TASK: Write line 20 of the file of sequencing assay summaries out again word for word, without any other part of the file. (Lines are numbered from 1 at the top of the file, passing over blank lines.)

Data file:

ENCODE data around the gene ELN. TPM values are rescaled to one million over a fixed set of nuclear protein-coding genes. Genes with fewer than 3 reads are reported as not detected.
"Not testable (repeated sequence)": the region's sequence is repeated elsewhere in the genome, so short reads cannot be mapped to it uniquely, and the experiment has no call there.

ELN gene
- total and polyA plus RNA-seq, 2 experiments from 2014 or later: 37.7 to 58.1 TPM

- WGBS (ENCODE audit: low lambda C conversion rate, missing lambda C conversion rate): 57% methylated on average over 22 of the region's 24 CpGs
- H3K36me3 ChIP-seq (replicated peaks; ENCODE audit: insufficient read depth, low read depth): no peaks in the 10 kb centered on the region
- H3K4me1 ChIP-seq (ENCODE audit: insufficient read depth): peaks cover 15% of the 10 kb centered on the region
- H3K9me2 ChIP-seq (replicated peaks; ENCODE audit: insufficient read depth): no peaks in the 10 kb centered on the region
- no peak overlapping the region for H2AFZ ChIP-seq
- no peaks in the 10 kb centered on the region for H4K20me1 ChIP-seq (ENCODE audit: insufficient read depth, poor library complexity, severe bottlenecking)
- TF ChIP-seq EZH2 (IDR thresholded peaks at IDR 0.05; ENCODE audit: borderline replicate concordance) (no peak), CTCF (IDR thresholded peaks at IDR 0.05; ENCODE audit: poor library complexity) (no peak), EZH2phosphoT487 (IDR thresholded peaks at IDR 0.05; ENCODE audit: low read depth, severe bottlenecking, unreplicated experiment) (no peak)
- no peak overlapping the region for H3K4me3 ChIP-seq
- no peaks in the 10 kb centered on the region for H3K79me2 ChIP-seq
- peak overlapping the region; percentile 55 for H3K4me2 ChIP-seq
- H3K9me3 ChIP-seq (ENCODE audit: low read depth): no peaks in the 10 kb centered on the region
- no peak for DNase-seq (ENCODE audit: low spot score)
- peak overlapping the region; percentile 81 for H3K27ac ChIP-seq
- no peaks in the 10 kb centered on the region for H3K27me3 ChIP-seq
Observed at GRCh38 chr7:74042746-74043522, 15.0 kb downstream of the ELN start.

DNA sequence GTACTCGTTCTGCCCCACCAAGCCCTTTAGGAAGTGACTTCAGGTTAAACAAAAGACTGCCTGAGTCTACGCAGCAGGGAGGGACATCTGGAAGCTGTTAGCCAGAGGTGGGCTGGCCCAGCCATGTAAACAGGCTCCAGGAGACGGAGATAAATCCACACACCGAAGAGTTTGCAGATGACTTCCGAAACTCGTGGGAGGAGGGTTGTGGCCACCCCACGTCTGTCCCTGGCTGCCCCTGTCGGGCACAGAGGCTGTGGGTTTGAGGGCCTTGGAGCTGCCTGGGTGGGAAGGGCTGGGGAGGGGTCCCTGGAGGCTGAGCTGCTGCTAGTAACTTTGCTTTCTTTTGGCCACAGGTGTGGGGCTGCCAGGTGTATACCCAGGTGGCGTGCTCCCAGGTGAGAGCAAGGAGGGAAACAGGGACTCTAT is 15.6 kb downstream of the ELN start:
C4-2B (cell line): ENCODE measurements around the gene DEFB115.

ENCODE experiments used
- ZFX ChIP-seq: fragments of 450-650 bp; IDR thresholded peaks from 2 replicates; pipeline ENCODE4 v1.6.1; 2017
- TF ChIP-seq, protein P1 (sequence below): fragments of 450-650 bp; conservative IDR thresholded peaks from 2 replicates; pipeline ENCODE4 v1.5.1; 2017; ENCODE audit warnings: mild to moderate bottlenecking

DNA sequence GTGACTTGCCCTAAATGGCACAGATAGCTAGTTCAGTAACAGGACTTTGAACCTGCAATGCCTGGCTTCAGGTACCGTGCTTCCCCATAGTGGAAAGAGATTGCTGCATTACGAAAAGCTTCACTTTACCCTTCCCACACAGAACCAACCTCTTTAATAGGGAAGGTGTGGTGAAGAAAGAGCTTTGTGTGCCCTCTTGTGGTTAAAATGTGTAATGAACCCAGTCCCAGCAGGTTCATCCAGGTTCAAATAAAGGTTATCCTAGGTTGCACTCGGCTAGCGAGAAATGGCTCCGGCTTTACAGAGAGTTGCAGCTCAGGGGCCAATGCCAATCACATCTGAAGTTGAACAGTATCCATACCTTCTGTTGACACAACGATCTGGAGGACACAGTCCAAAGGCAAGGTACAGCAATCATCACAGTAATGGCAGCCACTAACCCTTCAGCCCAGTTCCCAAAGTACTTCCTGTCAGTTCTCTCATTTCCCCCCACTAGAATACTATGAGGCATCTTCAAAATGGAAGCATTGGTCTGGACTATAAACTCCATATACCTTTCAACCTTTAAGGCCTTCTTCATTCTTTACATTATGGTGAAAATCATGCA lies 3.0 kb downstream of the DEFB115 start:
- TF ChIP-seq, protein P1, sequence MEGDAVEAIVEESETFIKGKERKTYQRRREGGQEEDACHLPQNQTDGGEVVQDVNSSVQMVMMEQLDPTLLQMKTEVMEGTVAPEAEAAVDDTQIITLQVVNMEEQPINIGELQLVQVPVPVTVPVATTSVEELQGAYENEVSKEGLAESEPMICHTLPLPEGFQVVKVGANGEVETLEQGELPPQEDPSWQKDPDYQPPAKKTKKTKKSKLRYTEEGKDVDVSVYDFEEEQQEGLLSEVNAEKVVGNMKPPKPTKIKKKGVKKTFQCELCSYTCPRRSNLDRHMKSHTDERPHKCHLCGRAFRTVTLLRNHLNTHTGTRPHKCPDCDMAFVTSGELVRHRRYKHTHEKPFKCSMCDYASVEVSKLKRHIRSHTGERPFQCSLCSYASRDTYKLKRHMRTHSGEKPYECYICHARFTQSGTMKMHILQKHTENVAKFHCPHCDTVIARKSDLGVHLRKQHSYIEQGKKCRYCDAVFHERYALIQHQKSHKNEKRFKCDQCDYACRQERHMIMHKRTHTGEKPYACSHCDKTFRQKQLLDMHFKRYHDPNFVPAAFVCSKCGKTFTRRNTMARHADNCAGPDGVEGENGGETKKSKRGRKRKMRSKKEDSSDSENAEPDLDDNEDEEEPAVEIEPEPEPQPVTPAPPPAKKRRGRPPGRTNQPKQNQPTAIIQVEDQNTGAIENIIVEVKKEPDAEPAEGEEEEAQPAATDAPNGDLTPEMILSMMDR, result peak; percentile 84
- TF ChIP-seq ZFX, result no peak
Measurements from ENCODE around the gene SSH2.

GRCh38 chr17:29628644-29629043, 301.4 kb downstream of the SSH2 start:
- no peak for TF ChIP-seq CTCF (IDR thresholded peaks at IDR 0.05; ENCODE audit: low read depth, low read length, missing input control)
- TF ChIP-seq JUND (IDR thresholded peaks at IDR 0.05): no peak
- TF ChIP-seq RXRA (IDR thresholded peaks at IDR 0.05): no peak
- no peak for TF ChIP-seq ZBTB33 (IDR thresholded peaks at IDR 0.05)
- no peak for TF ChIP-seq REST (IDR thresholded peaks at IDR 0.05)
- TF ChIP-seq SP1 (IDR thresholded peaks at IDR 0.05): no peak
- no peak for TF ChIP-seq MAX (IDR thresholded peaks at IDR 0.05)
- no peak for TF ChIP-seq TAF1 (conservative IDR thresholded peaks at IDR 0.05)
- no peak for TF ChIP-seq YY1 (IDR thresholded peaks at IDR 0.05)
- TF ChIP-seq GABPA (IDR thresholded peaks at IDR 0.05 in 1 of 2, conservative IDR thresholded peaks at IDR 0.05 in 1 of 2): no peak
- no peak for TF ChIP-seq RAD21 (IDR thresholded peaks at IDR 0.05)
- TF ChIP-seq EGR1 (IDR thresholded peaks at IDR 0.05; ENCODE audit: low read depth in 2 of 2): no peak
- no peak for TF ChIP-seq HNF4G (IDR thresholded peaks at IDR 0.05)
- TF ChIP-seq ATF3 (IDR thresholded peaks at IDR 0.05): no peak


DNA sequence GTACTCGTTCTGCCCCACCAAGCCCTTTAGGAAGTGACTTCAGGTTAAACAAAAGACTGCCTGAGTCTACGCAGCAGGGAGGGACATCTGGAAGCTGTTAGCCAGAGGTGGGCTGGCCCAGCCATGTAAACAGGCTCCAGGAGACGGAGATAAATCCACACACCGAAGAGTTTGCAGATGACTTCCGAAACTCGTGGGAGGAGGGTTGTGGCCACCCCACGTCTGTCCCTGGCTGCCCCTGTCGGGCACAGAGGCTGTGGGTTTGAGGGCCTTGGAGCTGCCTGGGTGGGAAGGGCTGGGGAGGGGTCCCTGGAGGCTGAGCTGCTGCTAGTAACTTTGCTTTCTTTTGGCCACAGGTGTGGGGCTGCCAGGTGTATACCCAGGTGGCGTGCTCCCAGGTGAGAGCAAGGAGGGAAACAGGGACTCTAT is 15.6 kb downstream of the ELN start: